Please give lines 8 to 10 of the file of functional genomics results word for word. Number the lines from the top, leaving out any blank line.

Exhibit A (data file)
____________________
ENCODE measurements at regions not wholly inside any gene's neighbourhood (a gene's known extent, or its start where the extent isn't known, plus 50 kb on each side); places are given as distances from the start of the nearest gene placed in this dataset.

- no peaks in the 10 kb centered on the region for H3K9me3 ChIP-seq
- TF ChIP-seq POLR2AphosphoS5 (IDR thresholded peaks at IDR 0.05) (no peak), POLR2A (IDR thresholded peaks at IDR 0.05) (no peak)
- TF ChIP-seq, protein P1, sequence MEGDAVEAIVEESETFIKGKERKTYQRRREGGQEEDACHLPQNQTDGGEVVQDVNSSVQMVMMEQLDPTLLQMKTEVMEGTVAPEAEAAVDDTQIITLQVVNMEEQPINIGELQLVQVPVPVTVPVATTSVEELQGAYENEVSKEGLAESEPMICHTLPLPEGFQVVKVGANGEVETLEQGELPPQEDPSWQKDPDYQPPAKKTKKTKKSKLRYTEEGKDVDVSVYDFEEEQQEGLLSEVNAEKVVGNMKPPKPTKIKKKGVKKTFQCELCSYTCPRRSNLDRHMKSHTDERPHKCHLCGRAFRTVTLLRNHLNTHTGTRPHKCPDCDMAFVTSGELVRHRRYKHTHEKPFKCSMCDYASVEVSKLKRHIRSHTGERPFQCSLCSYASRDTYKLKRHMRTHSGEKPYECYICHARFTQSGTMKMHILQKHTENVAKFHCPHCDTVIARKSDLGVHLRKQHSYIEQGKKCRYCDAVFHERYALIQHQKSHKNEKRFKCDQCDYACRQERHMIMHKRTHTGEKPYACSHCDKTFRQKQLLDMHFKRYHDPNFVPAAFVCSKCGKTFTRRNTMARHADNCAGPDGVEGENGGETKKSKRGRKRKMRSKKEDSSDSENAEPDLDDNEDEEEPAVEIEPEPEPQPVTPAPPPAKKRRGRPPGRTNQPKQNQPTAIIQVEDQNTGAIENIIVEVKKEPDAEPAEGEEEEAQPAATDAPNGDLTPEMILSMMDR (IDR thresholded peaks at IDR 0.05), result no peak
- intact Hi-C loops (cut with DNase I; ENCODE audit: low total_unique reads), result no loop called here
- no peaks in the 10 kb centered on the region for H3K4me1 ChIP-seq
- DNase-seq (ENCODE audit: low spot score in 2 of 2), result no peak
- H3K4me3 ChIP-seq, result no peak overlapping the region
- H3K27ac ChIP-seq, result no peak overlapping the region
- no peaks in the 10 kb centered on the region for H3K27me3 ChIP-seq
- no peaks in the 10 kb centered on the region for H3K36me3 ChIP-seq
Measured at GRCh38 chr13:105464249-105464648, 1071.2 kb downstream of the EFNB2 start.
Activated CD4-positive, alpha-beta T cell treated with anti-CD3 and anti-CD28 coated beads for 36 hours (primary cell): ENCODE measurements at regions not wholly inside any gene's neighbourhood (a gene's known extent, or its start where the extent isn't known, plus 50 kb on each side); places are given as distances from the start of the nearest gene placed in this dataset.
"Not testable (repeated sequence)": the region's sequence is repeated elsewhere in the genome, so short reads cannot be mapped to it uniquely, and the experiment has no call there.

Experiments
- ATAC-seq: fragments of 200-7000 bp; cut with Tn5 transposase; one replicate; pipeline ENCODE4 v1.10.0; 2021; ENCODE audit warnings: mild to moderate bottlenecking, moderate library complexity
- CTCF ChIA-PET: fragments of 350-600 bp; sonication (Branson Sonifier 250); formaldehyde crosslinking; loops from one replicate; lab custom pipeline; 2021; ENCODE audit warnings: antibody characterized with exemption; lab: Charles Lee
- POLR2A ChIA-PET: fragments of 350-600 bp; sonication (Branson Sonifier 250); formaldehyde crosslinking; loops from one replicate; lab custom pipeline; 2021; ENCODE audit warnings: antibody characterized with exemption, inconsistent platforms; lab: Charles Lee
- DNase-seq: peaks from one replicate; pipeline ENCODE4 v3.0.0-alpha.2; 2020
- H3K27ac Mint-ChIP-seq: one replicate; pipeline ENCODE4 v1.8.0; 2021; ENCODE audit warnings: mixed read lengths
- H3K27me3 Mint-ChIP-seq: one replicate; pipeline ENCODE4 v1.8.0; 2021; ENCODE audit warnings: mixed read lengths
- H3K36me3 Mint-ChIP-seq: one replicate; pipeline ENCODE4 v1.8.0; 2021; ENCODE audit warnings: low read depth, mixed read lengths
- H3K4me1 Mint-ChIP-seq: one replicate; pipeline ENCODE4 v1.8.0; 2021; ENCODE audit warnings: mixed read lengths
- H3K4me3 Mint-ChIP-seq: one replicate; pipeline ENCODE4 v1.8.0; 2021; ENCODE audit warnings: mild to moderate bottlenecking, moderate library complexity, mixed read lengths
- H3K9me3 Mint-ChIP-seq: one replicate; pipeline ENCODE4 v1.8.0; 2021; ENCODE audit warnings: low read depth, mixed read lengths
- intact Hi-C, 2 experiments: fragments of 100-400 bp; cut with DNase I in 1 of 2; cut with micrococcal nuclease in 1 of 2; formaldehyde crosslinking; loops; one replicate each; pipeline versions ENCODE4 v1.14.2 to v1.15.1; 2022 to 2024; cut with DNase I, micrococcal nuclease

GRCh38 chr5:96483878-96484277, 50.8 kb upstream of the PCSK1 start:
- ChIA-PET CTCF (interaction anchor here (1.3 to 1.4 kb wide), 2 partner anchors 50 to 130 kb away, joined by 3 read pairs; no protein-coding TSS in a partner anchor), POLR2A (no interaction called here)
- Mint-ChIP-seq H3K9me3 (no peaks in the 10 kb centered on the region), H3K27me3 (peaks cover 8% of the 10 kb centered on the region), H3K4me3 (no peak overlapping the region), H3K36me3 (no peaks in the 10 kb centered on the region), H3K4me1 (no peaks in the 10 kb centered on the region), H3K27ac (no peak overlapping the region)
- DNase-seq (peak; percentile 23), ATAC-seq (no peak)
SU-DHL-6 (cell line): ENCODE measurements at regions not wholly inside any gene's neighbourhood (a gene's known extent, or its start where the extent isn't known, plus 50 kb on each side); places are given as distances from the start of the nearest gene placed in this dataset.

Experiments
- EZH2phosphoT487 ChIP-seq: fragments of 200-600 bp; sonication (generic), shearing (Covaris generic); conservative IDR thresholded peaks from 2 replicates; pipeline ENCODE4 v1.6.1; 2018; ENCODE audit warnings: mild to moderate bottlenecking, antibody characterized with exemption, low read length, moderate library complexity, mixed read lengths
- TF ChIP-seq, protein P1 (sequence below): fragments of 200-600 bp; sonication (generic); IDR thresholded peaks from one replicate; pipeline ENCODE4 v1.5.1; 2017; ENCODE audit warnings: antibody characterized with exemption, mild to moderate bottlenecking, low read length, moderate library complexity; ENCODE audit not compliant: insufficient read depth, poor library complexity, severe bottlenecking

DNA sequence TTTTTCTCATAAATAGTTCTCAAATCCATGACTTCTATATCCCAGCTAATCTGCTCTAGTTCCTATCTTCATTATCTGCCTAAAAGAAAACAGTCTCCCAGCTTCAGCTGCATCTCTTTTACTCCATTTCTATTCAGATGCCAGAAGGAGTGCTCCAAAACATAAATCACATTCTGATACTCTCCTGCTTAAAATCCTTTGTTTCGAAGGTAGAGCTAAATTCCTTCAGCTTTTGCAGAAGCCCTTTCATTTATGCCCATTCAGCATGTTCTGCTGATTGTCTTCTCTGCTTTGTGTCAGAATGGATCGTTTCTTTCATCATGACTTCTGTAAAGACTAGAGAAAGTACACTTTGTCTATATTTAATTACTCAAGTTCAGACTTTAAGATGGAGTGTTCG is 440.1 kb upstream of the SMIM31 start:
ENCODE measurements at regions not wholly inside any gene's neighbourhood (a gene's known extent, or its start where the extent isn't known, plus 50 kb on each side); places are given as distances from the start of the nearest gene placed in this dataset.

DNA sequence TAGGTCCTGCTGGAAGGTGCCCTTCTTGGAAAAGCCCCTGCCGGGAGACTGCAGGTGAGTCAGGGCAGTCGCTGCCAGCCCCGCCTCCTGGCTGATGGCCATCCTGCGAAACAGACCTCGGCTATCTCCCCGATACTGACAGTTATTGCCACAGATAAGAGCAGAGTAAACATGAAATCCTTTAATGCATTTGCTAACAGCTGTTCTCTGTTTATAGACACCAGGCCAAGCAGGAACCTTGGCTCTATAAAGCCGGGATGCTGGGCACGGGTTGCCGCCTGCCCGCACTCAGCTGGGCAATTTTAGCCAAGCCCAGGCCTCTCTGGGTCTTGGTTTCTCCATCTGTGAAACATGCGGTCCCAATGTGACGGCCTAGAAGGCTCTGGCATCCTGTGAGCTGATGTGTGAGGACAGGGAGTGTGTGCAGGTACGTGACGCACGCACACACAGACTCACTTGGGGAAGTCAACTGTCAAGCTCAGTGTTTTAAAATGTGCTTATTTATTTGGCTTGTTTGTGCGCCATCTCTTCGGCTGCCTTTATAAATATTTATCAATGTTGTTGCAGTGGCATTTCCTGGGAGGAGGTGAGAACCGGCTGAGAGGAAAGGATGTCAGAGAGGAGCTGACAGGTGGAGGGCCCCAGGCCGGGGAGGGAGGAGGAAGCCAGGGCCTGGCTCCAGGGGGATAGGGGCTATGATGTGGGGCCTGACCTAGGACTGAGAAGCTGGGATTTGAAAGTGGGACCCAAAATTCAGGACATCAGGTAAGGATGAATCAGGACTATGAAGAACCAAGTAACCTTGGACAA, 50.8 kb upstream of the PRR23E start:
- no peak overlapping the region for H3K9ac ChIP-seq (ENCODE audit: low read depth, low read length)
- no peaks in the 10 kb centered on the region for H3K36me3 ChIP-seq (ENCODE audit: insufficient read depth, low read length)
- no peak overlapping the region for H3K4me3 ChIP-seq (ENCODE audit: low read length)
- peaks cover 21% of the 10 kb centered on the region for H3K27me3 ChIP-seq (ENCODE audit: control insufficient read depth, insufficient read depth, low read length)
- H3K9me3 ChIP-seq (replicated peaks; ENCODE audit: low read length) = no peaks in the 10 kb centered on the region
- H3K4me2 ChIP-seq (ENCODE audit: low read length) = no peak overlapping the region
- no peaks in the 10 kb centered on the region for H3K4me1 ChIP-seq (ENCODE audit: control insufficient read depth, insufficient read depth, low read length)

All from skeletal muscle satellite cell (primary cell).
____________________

- H3K4me3 ChIP-seq, result no peak overlapping the region
- H3K27ac ChIP-seq, result no peak overlapping the region
- no peaks in the 10 kb centered on the region for H3K27me3 ChIP-seq